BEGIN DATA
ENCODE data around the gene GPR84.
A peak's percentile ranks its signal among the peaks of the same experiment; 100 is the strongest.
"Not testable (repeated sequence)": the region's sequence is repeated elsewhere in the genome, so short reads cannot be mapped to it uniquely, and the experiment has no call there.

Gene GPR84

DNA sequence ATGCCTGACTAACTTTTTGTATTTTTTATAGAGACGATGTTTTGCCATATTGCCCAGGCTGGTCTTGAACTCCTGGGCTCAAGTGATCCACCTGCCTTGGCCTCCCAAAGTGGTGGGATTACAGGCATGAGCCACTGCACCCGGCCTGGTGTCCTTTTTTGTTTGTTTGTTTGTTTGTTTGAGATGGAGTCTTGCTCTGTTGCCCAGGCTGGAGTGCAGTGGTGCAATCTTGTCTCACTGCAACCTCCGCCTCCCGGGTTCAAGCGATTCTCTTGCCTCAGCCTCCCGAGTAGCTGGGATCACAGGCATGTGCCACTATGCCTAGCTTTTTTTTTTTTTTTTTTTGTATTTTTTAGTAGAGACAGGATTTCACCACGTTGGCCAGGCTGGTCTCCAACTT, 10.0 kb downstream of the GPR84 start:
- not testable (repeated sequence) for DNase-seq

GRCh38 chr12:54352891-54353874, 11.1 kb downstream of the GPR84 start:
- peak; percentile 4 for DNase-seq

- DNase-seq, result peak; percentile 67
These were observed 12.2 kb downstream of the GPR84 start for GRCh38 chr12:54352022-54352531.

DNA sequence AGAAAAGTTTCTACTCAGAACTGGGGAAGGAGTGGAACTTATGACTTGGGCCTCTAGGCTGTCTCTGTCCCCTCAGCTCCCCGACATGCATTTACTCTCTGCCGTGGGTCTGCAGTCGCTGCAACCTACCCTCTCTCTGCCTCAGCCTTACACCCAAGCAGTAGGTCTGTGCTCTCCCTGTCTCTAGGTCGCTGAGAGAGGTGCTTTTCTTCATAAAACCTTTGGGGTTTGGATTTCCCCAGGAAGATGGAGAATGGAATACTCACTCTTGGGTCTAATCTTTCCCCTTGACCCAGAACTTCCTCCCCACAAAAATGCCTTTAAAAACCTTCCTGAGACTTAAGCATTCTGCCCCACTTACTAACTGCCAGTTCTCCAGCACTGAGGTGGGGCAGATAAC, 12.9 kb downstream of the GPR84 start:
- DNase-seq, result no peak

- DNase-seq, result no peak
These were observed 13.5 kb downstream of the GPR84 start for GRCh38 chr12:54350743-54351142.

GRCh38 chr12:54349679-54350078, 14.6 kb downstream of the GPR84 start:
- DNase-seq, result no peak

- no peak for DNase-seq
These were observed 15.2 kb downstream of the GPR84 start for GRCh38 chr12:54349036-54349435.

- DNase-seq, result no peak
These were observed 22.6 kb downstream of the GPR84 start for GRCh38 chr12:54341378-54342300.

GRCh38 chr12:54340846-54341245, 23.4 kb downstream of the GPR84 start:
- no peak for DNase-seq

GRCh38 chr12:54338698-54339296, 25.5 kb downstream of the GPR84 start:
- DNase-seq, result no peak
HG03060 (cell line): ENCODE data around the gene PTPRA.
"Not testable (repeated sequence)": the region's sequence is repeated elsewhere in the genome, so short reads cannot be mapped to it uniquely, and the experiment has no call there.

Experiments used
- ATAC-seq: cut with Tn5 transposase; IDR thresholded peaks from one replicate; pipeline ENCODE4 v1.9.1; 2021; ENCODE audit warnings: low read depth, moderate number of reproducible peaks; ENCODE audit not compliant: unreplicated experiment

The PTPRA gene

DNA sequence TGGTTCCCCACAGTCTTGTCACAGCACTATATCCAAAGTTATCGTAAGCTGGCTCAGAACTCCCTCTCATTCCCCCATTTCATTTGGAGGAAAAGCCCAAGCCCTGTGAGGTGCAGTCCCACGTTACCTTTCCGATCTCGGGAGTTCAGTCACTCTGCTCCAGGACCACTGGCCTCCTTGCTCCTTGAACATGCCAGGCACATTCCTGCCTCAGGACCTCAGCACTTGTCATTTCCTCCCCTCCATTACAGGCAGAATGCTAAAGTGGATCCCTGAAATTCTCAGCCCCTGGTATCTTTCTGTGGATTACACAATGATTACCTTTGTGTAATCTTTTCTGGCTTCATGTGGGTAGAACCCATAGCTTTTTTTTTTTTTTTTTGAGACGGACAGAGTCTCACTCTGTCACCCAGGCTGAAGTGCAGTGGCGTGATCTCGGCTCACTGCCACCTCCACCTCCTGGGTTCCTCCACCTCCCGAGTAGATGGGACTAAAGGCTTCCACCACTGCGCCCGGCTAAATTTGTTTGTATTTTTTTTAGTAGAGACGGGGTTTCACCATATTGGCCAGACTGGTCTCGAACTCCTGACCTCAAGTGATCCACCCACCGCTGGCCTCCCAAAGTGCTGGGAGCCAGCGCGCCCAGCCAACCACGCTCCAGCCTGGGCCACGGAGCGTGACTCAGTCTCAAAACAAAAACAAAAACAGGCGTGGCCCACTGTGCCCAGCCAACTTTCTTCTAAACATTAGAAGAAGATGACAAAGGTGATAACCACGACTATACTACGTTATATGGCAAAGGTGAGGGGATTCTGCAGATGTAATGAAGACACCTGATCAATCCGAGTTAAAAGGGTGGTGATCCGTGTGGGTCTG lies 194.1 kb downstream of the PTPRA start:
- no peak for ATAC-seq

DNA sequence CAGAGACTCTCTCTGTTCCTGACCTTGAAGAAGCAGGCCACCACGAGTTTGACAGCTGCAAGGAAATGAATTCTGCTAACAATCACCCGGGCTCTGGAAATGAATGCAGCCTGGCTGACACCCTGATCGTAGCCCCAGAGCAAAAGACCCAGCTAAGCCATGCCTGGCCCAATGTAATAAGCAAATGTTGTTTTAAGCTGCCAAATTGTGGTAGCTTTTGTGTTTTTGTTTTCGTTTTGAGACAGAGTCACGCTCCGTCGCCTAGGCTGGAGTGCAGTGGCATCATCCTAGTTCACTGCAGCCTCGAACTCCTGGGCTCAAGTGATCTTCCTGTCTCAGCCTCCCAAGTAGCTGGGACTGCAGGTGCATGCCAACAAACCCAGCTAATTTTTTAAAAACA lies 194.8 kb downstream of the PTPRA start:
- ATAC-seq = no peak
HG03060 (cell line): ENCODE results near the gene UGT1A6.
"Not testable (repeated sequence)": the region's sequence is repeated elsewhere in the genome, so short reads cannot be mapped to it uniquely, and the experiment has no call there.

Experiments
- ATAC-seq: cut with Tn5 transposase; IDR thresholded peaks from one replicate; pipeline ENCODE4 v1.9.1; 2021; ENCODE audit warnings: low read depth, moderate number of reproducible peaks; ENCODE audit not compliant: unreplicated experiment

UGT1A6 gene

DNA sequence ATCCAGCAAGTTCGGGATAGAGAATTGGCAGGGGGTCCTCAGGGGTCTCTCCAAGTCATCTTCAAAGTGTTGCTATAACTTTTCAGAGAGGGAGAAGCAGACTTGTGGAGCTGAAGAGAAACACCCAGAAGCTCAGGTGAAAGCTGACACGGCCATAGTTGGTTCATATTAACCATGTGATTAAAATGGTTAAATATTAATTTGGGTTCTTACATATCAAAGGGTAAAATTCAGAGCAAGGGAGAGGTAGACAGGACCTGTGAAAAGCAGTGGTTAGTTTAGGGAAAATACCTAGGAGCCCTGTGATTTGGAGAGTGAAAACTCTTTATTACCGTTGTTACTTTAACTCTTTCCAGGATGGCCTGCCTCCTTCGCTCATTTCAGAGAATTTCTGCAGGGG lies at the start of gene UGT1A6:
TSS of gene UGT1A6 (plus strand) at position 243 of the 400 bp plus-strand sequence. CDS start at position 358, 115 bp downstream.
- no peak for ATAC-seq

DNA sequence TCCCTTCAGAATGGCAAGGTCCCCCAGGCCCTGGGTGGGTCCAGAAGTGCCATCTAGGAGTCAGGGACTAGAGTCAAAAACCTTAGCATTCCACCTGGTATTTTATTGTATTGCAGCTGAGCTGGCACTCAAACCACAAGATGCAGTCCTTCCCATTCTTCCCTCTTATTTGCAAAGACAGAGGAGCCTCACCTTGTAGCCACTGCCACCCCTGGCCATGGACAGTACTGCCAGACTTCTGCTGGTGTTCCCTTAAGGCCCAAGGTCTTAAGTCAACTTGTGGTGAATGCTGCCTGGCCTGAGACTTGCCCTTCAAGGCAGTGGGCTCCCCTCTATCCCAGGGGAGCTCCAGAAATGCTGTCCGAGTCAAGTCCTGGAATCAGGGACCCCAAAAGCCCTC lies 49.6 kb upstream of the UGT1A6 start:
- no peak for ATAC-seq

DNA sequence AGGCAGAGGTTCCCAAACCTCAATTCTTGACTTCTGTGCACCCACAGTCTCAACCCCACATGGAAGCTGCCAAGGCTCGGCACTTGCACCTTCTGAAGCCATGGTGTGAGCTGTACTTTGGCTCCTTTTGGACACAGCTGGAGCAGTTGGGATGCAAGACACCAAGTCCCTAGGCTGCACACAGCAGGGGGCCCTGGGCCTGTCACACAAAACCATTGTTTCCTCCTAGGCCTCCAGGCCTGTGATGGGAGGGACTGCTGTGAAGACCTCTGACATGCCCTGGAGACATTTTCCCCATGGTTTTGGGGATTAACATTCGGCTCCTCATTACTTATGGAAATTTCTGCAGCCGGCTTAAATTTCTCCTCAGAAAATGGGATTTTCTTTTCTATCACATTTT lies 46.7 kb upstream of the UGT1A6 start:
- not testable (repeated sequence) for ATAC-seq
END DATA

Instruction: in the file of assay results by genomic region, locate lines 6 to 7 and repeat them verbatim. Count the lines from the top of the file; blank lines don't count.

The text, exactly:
- not testable (repeated sequence) for DNase-seq

GRCh38 chr12:54352891-54353874, 11.1 kb downstream of the GPR84 start: